“Scruggs” will go out November 8 in Los Angeles (The Landmark), New York (The Landmark at 57 West), San Francisco (Embarcadero Center Cinema), and a to-be-determined London Curzon cinema. The film will be released globally on Netflix November 16 and will have an expanded theatrical release in additional U.S. cities, Toronto, and theaters across Europe.
Exclusive limited theatrical engagements for “Bird Box” start December 13 in Los Angeles, New York, San Francisco, and London. The film will be released globally on Netflix on December 21 and will have an expanded theatrical release in additional theaters in the U.S., and Europe.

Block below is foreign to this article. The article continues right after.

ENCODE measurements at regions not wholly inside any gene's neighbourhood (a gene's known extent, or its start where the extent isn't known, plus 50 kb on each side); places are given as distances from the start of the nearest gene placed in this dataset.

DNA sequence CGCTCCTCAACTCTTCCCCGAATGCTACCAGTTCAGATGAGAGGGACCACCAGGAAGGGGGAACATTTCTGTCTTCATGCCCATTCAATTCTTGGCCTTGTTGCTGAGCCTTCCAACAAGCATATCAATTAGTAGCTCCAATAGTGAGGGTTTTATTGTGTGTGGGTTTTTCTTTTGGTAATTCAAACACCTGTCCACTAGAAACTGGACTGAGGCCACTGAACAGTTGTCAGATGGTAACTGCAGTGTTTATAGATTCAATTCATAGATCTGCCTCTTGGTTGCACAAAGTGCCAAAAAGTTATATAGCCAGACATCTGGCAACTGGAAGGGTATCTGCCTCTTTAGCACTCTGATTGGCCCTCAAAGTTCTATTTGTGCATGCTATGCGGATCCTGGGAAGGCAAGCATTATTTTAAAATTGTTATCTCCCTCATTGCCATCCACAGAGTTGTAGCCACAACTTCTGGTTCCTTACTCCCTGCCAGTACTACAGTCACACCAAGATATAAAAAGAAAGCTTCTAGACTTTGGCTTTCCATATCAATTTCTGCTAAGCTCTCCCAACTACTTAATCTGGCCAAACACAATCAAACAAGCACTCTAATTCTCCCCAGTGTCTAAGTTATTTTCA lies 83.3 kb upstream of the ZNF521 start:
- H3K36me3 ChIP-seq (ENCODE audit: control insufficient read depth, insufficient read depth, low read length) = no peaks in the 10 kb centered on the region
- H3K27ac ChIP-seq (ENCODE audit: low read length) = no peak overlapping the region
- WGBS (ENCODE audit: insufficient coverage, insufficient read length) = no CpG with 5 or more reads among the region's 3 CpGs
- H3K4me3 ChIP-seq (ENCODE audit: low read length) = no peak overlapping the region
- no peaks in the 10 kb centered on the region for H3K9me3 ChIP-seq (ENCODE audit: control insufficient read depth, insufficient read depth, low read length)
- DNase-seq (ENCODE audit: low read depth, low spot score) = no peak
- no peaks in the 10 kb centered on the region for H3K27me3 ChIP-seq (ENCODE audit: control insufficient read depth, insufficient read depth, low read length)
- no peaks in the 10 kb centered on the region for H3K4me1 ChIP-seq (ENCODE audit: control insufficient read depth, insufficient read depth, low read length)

The drive to win awards for “Roma” has forced a bigger push into the theatrical marketplace not only for Cuarón but also for top filmmakers like Tamara Jenkins (Sundance and New York Film festival entry “Private Life,” October 5), Paul Greengrass (Venice and Toronto-screened terrorist thriller “22 July,” October 10), and David Mackenzie (recut Toronto opener “Outlaw King,” November 9), which will play in the country’s top 15 markets as well as the U.K. and Scotland, where tickets are already sold out. Well-reviewed Sundance entry “The Kindergarten Teacher” starring Maggie Gyllenhaal opened in Landmark theaters October 12.